A National Science Foundation task force has recommended that scientific proposals to the NSF be based on two generic criteria: the intellectual merit and quality of the proposal, and the broader impacts of the activity. These two criteria would replace four more specific criteria that the agency has used for the past 15 years.
NSF Director Neal Lane announced the recommendations of a Merit Review Task Force on December 3, saying the task force is "not proposing any kind of sea change" and that there is nothing in the current criteria, last revised in 1981, that is broken and needs fixing.
In fiscal 1996, MIT did $35.8 million of NSF research, involving 560 grants and contracts for one or more years of work.
Dr. Lane said a primary problem that the task force identified was a "lack of clarity" leading some reviewers to misunderstand or ignore the existing criteria, or use an "unwritten" criteria.
Introductory paragraphs from the report state:
"The Task Force recommends the two generic criteria (below) to replace the current four NSF criteria. Within each criterion is a set of contextual elements, defined by questions to assist the reviewer in understanding their intent. These elements are non-inclusive; i.e., it is recognized that, for some programs, other considerations not identified below may be important for the evaluation of proposals. Further, reviewers are requested to address only those elements that they consider relevant to the proposal at hand and that they feel qualified to make judgments on.
"#1 What is the intellectual merit and quality of the proposed activity?
"The following are suggested questions to consider in assessing how well the proposal meets the criterion: What is the likelihood that the project will significantly advance the knowledge base within and/or across different fields? Does the proposed activity suggest and explore new lines of inquiry? To what degree does the proposer's documented expertise and record of achievement increase the probability of success? Is the projected conceptually well designed? Is the plan for organizing and managing the project credible and well conceived? And, is there sufficient access to resources?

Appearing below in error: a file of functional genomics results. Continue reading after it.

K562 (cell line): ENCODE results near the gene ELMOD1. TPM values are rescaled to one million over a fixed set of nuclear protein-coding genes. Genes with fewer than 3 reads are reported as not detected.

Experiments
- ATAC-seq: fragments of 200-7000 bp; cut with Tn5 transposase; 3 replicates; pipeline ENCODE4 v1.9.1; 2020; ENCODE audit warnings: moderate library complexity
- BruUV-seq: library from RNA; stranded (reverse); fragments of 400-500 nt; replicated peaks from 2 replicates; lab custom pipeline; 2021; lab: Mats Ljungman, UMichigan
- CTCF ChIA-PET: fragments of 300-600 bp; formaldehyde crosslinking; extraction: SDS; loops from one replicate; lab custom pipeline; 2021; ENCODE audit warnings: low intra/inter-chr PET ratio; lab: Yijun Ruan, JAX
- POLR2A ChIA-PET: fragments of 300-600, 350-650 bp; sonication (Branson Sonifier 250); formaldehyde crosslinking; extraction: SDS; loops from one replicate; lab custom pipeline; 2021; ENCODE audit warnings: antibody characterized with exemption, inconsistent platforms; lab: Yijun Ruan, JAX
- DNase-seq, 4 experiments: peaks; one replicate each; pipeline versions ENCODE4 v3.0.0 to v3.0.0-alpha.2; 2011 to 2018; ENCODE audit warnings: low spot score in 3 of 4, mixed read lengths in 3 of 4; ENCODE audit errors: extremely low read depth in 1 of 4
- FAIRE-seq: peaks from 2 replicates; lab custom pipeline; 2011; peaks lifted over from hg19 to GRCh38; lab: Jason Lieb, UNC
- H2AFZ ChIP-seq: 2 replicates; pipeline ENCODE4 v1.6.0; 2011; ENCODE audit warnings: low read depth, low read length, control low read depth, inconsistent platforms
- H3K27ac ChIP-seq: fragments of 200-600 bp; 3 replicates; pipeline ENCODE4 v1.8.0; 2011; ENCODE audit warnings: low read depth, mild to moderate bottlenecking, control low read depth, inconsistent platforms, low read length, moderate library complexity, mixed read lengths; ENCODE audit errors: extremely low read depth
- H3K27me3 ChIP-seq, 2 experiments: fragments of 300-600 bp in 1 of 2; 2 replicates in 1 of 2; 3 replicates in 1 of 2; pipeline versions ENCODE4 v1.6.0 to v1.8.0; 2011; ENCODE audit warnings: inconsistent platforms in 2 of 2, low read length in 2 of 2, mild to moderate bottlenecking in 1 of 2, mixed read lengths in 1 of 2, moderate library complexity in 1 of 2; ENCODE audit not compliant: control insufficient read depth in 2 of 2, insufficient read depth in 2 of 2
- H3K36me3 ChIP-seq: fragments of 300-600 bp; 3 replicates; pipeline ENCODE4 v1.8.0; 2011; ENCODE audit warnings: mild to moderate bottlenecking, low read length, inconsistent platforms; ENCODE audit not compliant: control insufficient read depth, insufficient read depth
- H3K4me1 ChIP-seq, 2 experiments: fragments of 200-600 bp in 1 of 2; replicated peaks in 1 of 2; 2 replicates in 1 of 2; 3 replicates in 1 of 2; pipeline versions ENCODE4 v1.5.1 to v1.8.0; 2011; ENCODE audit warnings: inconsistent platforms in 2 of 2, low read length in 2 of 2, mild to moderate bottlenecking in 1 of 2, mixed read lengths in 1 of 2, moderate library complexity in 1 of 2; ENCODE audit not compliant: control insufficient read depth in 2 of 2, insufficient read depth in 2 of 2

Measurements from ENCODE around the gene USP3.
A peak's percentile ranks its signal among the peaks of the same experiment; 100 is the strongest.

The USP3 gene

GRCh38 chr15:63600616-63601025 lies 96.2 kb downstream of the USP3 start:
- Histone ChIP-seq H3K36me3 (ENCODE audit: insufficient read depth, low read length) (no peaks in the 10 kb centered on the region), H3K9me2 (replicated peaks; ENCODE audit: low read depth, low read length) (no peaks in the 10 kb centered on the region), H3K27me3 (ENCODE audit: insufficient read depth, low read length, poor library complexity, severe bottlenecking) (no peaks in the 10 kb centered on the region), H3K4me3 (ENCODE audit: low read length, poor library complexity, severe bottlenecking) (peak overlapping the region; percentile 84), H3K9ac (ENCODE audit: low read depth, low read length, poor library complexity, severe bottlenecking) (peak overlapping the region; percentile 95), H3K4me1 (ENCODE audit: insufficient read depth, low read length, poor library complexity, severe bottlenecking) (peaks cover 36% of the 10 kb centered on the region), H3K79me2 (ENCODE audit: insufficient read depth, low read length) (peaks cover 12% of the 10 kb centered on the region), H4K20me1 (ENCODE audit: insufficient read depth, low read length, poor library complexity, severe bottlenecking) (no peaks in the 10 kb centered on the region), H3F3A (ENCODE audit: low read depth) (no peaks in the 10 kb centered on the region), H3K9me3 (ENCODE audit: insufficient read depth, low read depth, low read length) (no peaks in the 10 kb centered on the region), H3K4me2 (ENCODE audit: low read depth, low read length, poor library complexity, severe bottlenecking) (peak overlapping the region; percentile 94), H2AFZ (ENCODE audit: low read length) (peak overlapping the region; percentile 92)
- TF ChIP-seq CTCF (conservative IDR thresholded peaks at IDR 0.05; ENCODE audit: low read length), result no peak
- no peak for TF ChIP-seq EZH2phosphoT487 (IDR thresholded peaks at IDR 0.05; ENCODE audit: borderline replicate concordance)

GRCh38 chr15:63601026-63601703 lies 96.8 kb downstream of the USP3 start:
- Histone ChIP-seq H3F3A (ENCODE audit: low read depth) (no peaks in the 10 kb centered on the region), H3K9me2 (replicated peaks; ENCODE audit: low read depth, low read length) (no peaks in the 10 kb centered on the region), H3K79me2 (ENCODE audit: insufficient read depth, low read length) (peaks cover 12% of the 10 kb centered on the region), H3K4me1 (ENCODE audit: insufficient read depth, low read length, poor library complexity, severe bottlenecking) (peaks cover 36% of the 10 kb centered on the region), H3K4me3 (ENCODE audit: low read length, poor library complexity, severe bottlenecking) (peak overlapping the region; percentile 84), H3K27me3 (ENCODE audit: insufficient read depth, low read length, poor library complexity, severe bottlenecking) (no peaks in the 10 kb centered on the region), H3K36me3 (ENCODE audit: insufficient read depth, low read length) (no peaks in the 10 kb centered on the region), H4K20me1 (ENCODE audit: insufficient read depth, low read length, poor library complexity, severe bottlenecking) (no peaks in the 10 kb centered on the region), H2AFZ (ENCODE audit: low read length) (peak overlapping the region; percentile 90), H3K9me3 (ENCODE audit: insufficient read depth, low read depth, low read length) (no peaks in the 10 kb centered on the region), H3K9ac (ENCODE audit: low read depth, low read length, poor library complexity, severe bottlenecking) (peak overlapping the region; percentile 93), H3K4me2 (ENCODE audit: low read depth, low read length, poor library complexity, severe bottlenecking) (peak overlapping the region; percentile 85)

"#2 What are the broader impacts of the proposed activity?
"The following are suggested questions to consider in assessing how well the proposal meets the criterion: How well does the activity advance discovery and understanding while concurrently promoting teaching, training and learning? Will it create/enhance facilities, instrumentation, information bases, networks, partnerships and/or other infrastructure? How well does the activity broaden the diversity of participants? Does the activity enhance scientific and technological literacy? And, what is the potential impact on meeting societal needs?"
Weight not assigned
Dr. Lane said there would be no weighing of these criteria. In background material, this point was amplified: "NSF does not pre-assign weights to the criteria; given the variation across NSF's many different programs, any `one size fits all' approach would be counterproductive. Overall, however, excellence will continue to be the hallmark of all NSF-sponsored activities."
The sample review form for the new criteria does not include the language now found on the second page of the current proposal evaluation form regarding "relative weight" and "summary ratings," although one of five ratings from "excellent" to "poor" is to be checked on the new form.
Dr. Lane feels the proposed criteria would be a better fit for Education and Human Resources and other non-research activities than those now employed. Approximately 30,000 new proposals are received every year (not counting requests for continuations.) The NSF handles 170,000 reviews, making 10,000 awards. Proposal reviewers and foundation staff are under greater pressure, and Dr. Lane commented, "something has to give here."
NSF has established a comprehensive web site at the following address: <http://www.nsf.gov/od/lpa/meritrev.htm>. A feedback form is provided.
The foundation will carefully monitor response on this Web site to determine if public meetings are needed. Dr. Lane said the NSF does not anticipate changing its portfolio, the flexibility it gives its program officers, or its approach to risk-taking.
A version of this article appeared in MIT Tech Talk on December 11, 1996.